Close your eyes, sit quietly and ask yourself, “What is my purpose? Why do I do what I do? How do I help others?”
Answering the questions above requires a great sense of self-awareness. Who are you and what are your strengths? How can your strengths help others?
In Noble Purpose by William Damon, purpose is defined as, “A stable and generalized intention to accomplish something both meaningful to the self and of consequence to the world beyond the self.” Damon explains that a noble purpose can be heroic but is more commonly found in the day-to-day fabric of ordinary existence.
Your purpose is your WHY. It is what keeps pulling you forward in life. When we live purposefully, we know what we want to accomplish and why we are taking the steps we are taking.
In The Path to Purpose, William Damon defines the three alternatives in how we may be living: in a disengaged drift without a passion beyond enjoyment, dreaming without a realistic plan, or dabbling without a sustained commitment.
Where are you in your journey for purpose?
Do you go to work simply to get paid? Are you looking at your profession with an idea of growth and promotion? Or, do you feel pulled and committed to work in order to make in difference in the world?
Do you find yourself with a job, a career or a calling?
A study published in The Journal of Research and Personality by Amy Wrzesniewski called “Jobs, Careers, and Callings: People’s Relations to Their Work” found that the three dimensions were represented in various occupations. The study looked at different professions, but when it narrowed the scope to administrative assistants, it found that of 24 participants, nine found it to be a job, seven saw it as a career, and eight felt it was a calling.
It is our disposition that generates how we feel toward our work, and our disposition is under our control. In Authentic Happiness, Martin Seligam says, “Any job can become a calling, and any calling can become a job. A physician who views his work as a Job is simply interested in making a good income and does not have a Calling, while a garbage collector who sees the work as making the world a cleaner, healthier place could have a Calling.”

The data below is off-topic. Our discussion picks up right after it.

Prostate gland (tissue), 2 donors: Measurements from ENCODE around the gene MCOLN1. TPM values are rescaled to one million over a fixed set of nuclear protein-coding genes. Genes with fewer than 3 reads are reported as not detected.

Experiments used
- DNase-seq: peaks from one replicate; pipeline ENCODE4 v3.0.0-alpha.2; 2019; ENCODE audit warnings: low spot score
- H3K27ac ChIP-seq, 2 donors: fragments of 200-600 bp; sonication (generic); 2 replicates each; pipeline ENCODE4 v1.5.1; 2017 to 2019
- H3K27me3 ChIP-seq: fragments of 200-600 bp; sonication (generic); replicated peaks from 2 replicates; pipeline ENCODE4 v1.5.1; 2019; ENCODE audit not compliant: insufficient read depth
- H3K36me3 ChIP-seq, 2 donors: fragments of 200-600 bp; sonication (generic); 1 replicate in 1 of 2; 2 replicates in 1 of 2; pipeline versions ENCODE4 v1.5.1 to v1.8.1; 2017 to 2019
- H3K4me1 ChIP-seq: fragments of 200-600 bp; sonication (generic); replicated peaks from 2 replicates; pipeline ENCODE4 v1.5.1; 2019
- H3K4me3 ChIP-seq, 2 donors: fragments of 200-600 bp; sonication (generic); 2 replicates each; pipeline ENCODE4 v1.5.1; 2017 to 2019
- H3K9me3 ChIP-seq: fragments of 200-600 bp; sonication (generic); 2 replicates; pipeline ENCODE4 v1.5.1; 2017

Start by evaluating your life. Look at your strengths and define how you want and can give back. Make sure to write all of this down. (Writing slows the stream of thoughts and allows you to truly listen to yourself.)
What are my five greatest strengths?
How do I use my strengths in everyday life?
Formulate your purpose and, from there, write down a mission statement for work and allow your mission statement to be flexible over time. Brian Johnson says, “Our purpose is the same, but our missions are many.”
Seligam says, “If you can find a way to use your signature strengths at work often, and also see your work as contributing to the greater good, you have a calling.”
Finding purpose in your everyday life brings about greater joy. Working fulltime is a significant chunk of your life. We aren’t going to argue with the reality that for the vast majority of us, we must work to fulfill our needs. We get ONE life. Don’t just wait for the weekend to LIVE. Use and show off your strengths in your life, enjoy the journey, and live with purpose!
Natalia Foote is the owner of threeR, a company bringing mindfulness, meditation and yoga practices to the workplace. Her mission in life is spreading love and light in the world. When not spending time with her family, you can find Natalia taking and teaching yoga all around Lake Nona.